We update our data regularly, but information can change between updates. Confirm details with the provider you're interested in before making a decision.
What to watch out for when making large purchases with a credit card
These are some of the potential issues you might face when using a credit card for large purchases:
- Going over your credit limit. If you already carry a balance on your card, it’s possible you could exceed your credit limit when you make a large purchase (or purchases). If you’re not careful, you could find your card declined or incur overlimit fees.
- Interest charges. Being aware of when your 0% interest promotional period ends, and understanding how interest-free days are calculated, can help ensure that you don’t inadvertently incur interest charges.
- Only making minimum payments. If you just pay the minimum required amount on your card statement each month, your debt can stretch for years and cost you more in interest fees than the original principal amount. Learn how much you should repay each month.
- Other credit card costs. If you’re applying for a new card specifically for making large purchases, consider other fees including the card’s annual fee.
Tips for using a credit card to make large purchases
Having read and understood the pros and cons listed above, it’s important to carefully consider how and when you’ll be using your credit card for large purchases, as well as how soon you can repay the full amount. If you do decide to pay with plastic, here are some tips to help ensure that it stays affordable and convenient:
- Check eligibility requirements for interest-free offers. Whether it’s 0% interest on purchases during the introductory period, interest-free days or an exclusive in-store financing option, research the card’s eligibility requirements and ensure that you meet all the criteria for enjoying your interest-free offer.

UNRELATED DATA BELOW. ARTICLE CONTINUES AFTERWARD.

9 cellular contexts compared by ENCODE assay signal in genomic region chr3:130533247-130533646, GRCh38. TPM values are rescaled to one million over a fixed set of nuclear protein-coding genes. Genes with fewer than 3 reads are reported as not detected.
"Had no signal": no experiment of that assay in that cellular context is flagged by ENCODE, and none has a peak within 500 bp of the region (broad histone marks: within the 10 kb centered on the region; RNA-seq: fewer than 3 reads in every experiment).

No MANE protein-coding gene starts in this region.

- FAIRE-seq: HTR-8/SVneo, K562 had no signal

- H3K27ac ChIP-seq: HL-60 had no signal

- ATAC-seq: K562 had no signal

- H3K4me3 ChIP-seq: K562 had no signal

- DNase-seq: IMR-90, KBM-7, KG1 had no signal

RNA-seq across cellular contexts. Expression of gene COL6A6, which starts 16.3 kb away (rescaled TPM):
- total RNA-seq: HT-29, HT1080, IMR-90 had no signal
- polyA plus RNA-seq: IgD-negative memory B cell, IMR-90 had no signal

- Budget for repayments. This is crucial to help you stay on track when it comes to repayments. With a good repayment plan, some discipline and consistency, a budget for clearing your full balance within the interest-free period can ensure that you stay out of debt.
- Pay more than the minimum each month. Don’t make the mistake of making only minimum repayments. Keep your interest costs low in the long run by repaying as much as you can as early as you can.
- Consider split payments. To further reduce interest charges, you can also pay for a portion of your purchase by cash or debit card, and put the rest on credit.
- Consider a balance transfer. If you’ve already paid for your large purchase with a credit card that charges interest, or if you already carry existing credit card debt, consider a 0% balance transfer card to help you save on interest fees and repay your debt sooner.
While credit cards can be a convenient and beneficial mode of payment, it’s important to weigh up the pros and cons of using them on your larger purchases since these may naturally take longer to repay. If you decide to go with one, make sure you research all available offers before deciding on the best card deal for your needs.Back to top